MEPS 560:223-235 (2016)  -  DOI: https://doi.org/10.3354/meps11901

Predicting spawning locations and modelling the spatial extent of post hatch areas for fishes in a shallow coastal habitat in South Africa

Paula Pattrick1,4,*, Nadine A. Strydom1, Linda Harris1,2, Wayne S. Goschen2,3 

1Department of Zoology, Nelson Mandela Metropolitan University, PO Box 77000, Port Elizabeth 6031, South Africa
2Coastal and Marine Research Unit, Nelson Mandela Metropolitan University, PO Box 77000, Port Elizabeth 6031, South Africa
3South African Environmental Observation Network (SAEON), Elwandle Node, PO Box 77000, Port Elizabeth 6031, South Africa
4Present address: South African Institute for Aquatic Biodiversity, Private Bay 1015, Grahamstown 6140, South Africa
*Corresponding author:

ABSTRACT: Early studies within Algoa Bay, temperate South Africa, have predicted that coastal fish species with pelagic eggs spawn offshore. More recent studies on larval fish assemblages in the nearshore have shown that spawning may take place closer to shore based on the prevalence of preflexion larvae. The aim of the present study was to investigate whether species that are important from a fishery and ecological perspective are potentially spawning in Algoa Bay. Larval fish abundance data, from a mosaic of coastal habitats in Algoa Bay, were used to model (1) the spatial distribution of larvae and (2) the spawning location of species. A novel approach using a maximum entropy machine-learning algorithm to model larval distribution was coupled with reverse progressive vector plots (RPVPs) to predict potential spawning areas. The results demonstrated that larval fishes in the nearshore habitats of Algoa Bay exhibit species-specific spatial variability. Results from RPVPs indicate that larvae occurring at any location within Algoa Bay could be hatched and transported extensively within the bay before reaching a suitable size to swim independently of nearshore currents. The spawning of several important fishery species, namely Engraulis encrasicolus (Engraulidae), Sardinops sagax (Clupeidae) and Argyrosomus inodorus (Sciaenidae), was modelled in Algoa Bay. Our results indicate that spawning occurs closer to shore than what was previously thought. Eggs and larvae typically remained in close proximity to their spawning origin. Larval fish distributions, although variable amongst all study species, correspond to known adult distributions and potential reef habitats in the study region.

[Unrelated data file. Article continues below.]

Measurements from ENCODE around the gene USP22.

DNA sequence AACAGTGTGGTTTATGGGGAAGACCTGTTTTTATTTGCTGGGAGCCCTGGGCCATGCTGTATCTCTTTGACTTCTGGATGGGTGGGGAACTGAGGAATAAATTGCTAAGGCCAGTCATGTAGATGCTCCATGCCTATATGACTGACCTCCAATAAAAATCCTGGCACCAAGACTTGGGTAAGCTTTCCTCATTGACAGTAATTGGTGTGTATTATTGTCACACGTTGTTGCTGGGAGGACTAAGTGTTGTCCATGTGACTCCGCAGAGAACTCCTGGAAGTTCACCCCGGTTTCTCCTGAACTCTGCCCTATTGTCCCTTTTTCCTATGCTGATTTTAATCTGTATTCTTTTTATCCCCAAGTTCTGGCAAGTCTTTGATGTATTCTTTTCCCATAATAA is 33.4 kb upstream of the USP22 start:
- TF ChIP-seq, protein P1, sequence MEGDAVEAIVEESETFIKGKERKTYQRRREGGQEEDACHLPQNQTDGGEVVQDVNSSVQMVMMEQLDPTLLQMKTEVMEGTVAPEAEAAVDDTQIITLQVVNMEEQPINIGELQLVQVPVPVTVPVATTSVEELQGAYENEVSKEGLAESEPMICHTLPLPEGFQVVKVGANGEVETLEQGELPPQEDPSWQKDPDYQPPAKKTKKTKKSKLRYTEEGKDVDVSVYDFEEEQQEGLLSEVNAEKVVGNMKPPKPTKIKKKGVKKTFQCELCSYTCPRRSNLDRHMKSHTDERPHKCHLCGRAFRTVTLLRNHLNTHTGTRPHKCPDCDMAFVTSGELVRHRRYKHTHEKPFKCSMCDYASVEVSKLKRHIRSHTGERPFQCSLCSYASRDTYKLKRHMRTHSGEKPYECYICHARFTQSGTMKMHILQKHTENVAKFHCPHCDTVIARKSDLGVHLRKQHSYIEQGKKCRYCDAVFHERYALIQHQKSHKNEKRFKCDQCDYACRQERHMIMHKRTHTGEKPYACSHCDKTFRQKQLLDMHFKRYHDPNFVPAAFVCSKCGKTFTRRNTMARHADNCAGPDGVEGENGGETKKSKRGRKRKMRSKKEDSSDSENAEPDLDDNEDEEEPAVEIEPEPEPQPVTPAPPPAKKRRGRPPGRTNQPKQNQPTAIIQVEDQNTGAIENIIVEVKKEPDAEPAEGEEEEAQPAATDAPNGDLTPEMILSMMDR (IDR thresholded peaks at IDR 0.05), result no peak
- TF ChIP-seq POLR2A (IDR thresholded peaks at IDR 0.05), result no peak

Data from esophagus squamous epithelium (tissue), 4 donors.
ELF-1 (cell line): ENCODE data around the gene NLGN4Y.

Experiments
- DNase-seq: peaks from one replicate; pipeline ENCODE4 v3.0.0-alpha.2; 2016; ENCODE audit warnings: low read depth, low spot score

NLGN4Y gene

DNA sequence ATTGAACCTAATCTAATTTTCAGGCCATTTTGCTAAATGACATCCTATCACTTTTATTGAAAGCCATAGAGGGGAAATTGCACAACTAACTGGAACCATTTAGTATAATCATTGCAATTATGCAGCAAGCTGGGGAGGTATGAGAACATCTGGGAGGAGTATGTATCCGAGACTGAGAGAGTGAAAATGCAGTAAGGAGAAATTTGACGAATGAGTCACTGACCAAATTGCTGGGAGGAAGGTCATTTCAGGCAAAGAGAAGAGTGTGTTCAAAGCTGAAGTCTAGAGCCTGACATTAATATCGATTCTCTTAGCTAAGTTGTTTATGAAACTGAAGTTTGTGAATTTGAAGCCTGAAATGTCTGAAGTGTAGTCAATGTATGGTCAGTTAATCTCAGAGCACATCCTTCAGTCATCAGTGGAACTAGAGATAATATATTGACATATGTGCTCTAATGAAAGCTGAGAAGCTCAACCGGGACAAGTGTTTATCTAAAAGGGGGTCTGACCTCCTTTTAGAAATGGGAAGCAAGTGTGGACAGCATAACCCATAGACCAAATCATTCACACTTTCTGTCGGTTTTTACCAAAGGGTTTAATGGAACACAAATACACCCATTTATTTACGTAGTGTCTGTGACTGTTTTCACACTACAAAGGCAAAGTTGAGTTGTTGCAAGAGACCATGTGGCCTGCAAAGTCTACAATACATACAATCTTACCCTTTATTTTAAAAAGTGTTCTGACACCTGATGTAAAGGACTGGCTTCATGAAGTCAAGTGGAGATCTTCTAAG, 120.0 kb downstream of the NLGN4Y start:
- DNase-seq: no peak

KEY WORDS: MaxEnt · Spawning origin · Species distribution modelling · Fish larvae · Reverse progressive vector plot · RPVP


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Cite this article as: Pattrick P, Strydom NA, Harris L, Goschen WS (2016) Predicting spawning locations and modelling the spatial extent of post hatch areas for fishes in a shallow coastal habitat in South Africa. Mar Ecol Prog Ser 560:223-235. https://doi.org/10.3354/meps11901

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